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Creating A Great Working Team

High turnover of staff is costly. It burns through company resources and the "invisible costs" incurred in training, enculturing, getting up to speed and introducing a new employee to customers, all adds up.

In fact, for a salary role of $40,000 a year, the average cost to business is between $20,000 - $30,000 in the first 6 months alone. That's why finding and maintaining a dedicated team is crucial to your business. Here's how you can do that.

1. The right stuff
It's important to employ the right people. Take a careful look at every CV, and ask good questions, such as:

  • Where would you like to be in 5 years' time?
  • Tell me about a time when you dealt with a customer complaint?
  • Tell me about a time you had conflict with a team member?
  • What does your ideal day look like?

These questions will reveal what the person values, their thought processes and how motivated they are. Listen intently and let your business gut discern whether it will work or not.

2. Room to grow
Look for people who are willing to grow at this stage of their career. Don't underestimate a candidate's ability to fit in with you and your current team culture. They may be highly skilled, but if they're not a good fit for you and your team, it can throw everyone's game off. You can determine this by:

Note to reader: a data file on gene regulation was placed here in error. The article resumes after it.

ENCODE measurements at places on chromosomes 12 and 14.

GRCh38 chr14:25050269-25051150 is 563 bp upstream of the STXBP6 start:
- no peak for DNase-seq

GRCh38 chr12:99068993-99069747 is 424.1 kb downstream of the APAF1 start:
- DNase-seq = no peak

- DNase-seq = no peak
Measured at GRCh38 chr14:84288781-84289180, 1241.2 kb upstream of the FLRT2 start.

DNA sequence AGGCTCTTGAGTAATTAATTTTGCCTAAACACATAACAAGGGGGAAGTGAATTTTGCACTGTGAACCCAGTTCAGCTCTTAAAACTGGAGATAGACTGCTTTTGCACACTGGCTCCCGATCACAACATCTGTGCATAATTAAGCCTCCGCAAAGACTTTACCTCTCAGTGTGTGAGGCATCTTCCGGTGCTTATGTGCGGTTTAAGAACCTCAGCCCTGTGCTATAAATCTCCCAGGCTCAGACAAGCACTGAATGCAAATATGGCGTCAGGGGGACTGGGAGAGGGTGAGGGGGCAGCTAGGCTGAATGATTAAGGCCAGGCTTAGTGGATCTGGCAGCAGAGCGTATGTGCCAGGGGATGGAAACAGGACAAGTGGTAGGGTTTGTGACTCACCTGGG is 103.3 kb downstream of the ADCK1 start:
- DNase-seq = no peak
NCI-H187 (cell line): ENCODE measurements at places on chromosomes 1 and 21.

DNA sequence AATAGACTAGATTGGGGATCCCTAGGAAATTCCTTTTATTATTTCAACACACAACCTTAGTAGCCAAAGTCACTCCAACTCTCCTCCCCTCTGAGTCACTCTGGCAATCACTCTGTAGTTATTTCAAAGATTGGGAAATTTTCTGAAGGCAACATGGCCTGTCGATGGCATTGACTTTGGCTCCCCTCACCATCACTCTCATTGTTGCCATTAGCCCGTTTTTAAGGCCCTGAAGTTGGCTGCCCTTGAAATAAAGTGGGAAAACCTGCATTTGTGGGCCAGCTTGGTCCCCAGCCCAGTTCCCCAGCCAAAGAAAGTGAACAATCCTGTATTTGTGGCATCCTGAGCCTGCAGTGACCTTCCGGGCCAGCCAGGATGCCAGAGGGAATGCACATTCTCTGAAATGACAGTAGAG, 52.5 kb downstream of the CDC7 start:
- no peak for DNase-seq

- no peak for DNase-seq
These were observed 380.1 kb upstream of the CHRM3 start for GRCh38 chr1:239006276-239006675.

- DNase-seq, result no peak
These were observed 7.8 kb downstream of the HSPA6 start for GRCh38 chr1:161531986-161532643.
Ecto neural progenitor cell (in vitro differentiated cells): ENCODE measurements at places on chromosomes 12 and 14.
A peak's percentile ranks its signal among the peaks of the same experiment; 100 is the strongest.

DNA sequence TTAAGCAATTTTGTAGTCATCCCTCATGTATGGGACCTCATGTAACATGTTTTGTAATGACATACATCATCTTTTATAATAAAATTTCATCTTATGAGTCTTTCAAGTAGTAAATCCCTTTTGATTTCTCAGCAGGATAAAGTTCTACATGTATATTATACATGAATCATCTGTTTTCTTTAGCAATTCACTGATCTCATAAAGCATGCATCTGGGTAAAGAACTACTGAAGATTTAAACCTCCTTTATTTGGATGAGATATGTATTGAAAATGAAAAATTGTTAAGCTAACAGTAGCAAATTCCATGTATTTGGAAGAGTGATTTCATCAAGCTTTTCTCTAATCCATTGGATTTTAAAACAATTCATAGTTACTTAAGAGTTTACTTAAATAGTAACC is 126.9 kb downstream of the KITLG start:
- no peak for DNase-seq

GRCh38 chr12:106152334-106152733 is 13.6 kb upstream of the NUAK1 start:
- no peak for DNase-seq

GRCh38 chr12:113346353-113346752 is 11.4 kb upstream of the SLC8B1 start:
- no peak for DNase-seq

• Experience: do they have the work and life experience needed to excel at this job, and will there be any ongoing training costs?
  • Job content: will they be doing something they enjoy within this role? Does the role utilise their strengths?
  • Personality for the role: Just because a person seems like the right fit for your company, doesn't mean they are the right fit for the job you have open. Ask good questions to see if the candidate is up for the task at hand.

3. Background research
Regardless of whether the person performs well or not in the interview process, be sure to get outside perspectives. You can do this by checking with references and asking them questions like:

  • What was your relationship with the candidate?
  • Can you describe the candidate's work performance?
  • What are the candidate's strengths and weaknesses?
  • Why did the candidate leave the position?
  • Would you employ them again?

This will help confirm your thoughts towards the potential employee. If you do decide to hire them, be sure to include the 90-day trial in your contract and have regular reviews throughout this period. Before long your newest addition could be one of the most valuable assets to your team.


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